Since 1975, Calypso Cruises has taken more than 3/4 of a million visitors across the Gulf of Nicoya in Costa Rica for a day's outing to Tortuga Island. During these excursions nearly anything can happen - and often did (especially in the early days). Check out some of these anecdotes about the funny and fascinating things that have happened on Calypso's Cruises! You might be surprised!
In 1975, the original 50-foot tour boat passed too close to Costa Rica's maximum-security prison on San Lucas Island. "The nervous guards fired shots across our bow," says Cecelia. "The tourists thought it was arranged entertainment, and applauded."
Adevntures with sea creatures
In 1975 the crew had to subdue a passenger after the Calypso ran alongside a huge manta ray! "He grabbed the boat hook and tried to leap onto creature's back, to ride it like Moby Dick's Captain Ahab," says David.
Once another huge ray surfaced off San Lucas directly under the Calypso's hull. It collided a shuddering thump. The ray was so big that its "wings" actually lapped out of the water on either side of the vessel (which is nearly 20 feet wide). "As it moved off, we could see its shadow for a long time under the surface," relates Cecelia. "It looked like the space shuttle Enterprise under water."
Over the years, The Calypso crew has encountered a giant whale shark basking off the Tortuga Island point, turtles mating in the calm, luke-warm waters, thousands of frigate birds floating on the updrafts over Guayabo Island and pilot whales in a feeding frenzy near Negritos Islands.
When the Calypso staff gets together for reflections, it's often the passengers who are the stars. "Six couples (that we know of) met aboard Calypso and later married," Cecelia notes. One wedding was even held on the beach at Tortuga Island with the passengers and crew as witnesses.
Calypso's schedule is less strenuous than most nature-based tours so it's a favorite with older travelers (even passengers in wheel-chairs have enjoyed the adventure). Calypso Cruises oldest passenger was a hale and hearty 92-year old who was in much better shape than his 67-year-old friend. He amused everyone aboard when he dived off the boat's transom for the short swim to Tortuga Beach. "Come on, kid, let's go" he called out to his younger traveling companion.
The crew also recalls a in 1983 when the dinghy carried a well-oiled bikini clad 400-lb. man to the beach. When the boat prepared to up-anchor after lunch, the gentleman proved so difficult to maneuver back aboard that the crew seriously considered leaving him in the dinghy and towing him all the way back to Puntarenas!
Trials and tribulations
The crew keeps a sharp watch over the snorkelers and swimmers but occasionally one eludes them. "Once in 1982, when we were about to leave Tortuga, we discovered that one of our passengers - the Soviet Ambassador, no less - was missing," says David. "We found him swimming two kilometers from the beach to... who knows where?" Maybe back from Russia?
Sometimes it's the crew that lightens up the tour. Although neatly dressed in their crisp white uniforms, the crew members always wear swimsuits under their tropical shorts. During one trip, the vessels captain, Misael Mejias, doffed his shorts at the beach as usual, only to discover he had forgotten to put on his swim trunks that morning. He quickly slipped his shorts back on hoping the passengers hadn't noticed. They had.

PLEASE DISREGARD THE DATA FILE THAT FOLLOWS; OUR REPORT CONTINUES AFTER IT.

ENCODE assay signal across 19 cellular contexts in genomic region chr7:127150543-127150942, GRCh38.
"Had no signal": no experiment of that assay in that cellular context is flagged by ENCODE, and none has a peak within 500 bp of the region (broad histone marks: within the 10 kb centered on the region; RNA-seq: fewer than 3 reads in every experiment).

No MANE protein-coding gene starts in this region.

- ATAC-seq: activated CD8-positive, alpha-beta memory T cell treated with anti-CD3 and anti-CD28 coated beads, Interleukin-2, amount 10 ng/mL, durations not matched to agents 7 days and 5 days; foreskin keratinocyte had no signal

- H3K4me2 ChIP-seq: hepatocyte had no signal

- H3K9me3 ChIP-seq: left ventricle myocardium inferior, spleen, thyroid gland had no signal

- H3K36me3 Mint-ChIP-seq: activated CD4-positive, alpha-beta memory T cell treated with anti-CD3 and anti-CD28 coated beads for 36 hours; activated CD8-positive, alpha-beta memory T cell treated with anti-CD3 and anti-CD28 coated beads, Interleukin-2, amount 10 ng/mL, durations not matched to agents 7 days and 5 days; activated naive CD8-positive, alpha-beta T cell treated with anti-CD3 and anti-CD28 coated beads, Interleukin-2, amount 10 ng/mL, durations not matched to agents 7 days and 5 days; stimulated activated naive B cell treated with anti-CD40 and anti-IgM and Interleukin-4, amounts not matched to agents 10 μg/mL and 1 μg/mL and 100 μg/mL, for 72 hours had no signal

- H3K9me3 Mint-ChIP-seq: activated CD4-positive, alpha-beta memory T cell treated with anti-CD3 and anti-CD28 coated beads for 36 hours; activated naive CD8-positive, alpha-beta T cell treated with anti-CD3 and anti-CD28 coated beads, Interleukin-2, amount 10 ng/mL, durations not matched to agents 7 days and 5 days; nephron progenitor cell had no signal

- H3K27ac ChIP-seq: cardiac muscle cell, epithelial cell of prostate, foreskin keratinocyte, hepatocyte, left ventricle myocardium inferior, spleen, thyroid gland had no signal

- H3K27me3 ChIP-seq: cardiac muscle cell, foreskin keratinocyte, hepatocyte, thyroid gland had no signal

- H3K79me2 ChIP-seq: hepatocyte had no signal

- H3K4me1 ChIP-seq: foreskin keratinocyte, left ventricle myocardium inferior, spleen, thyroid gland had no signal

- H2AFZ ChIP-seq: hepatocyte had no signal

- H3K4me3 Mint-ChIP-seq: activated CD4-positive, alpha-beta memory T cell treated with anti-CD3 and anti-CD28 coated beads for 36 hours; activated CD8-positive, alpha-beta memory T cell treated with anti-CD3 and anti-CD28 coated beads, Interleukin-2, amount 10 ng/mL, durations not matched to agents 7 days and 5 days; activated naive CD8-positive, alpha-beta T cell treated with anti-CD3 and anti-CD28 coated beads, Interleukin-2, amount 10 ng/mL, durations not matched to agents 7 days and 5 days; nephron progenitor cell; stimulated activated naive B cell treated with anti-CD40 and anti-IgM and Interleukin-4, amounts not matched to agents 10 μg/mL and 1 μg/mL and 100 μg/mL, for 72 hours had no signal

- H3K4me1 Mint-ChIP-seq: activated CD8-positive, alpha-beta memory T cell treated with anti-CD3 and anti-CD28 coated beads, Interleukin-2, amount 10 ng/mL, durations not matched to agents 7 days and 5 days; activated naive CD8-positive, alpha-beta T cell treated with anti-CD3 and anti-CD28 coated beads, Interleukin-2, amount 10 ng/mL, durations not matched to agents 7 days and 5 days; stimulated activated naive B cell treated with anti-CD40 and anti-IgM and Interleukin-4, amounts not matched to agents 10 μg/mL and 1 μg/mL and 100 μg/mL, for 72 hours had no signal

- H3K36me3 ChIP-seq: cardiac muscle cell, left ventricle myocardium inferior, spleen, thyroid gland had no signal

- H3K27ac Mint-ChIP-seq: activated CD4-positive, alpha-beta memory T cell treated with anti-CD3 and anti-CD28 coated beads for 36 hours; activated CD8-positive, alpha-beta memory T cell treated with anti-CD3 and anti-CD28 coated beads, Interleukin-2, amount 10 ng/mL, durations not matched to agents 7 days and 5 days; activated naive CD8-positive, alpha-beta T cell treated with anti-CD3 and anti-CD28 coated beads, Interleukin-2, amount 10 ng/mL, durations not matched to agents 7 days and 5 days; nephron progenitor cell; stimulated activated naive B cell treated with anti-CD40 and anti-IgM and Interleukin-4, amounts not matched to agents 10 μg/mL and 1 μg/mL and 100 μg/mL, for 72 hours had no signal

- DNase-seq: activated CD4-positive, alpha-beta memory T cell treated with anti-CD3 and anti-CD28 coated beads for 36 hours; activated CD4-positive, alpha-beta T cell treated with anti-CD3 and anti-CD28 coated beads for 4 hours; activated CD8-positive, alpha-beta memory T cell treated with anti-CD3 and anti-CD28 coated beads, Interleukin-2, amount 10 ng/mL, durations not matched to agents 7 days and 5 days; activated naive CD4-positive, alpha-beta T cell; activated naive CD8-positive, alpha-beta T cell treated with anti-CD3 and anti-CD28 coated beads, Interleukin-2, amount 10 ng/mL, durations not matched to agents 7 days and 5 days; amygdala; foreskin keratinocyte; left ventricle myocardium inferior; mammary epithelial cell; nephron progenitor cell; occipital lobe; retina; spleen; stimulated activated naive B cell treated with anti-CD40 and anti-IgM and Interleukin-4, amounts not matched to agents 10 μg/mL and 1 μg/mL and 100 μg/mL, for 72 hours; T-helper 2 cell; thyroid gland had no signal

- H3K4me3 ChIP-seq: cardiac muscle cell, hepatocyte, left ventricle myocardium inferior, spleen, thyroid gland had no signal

It was in 1980 that Calypso Cruises first began actually landing on the beach at Tortuga Island for lunch. At that time, lunch was served on a blanket in the sand picnic-style. Today it's served on tables under large umbrellas. The cuisine - designed by Cecelia (a prize winning cook and former head chef at a Greek restaurant in California) has been praised as a "traveling feast" in many publications. David is also a gourmet who graduated from San Francisco City College's Hotel and Restaurant Management program.
has been through a several phases of "modernization". The first was in 1976 and included a new deck and new lower cabin as well as the cocobolo railing built by the now-deceased artisan widely known as "Don Octavio." The next year, another cabin and a second deck were added, along with a mast which started life as the boom from the three-masted schooner, Miliset. Calypso Cruises 91-year-old marimba player (affectionately known as "Abuelo") was also "modernized." He was plagued by cataracts and the company footed the bill for his eye surgery. The feisty old musician says he's always smiling now because he can see the pretty young passengers in their bikinis. "Abuelo" spent 40 years playing street music on Puntarenas Calle de Turistas. Performing for Calypso Cruises is his first steady job.
The Miliset sank in the Puntarenas Estuary in 1971 at the age of 110 but the boom (a solid piece of northern white spruce) was salvaged. In 1981 the red cedar hull was rebuilt to incorporate a more "slippery" design for efficiency.
The Reids are always trying to keep their Tortuga Island
tour "fresh". In 1986, to celebrate the return of Halley's Comet, Calypso Cruises offered a champagne night cruise. It included a lecture by an University of Costa Rica Astronomer and a dawn breakfast of eggs benedict on the beach at Tortuga Island. The head chef of Chicago's Ritz-Carlton Hotel, M. Malaiseau sent his chef's hat to the Reids in tribute to the excellence of the food on that cruise.
In 1987 Calypso Cruises
made non-tourist trips to carry supplies to the Cousteau Society's research vessel, which was filming on location in Coco island. The Reids cherish memories of long wrangles with the Cousteau Society's Staff over who stole the name "Calypso" (which is also the name of the Society's world famous flag-ship).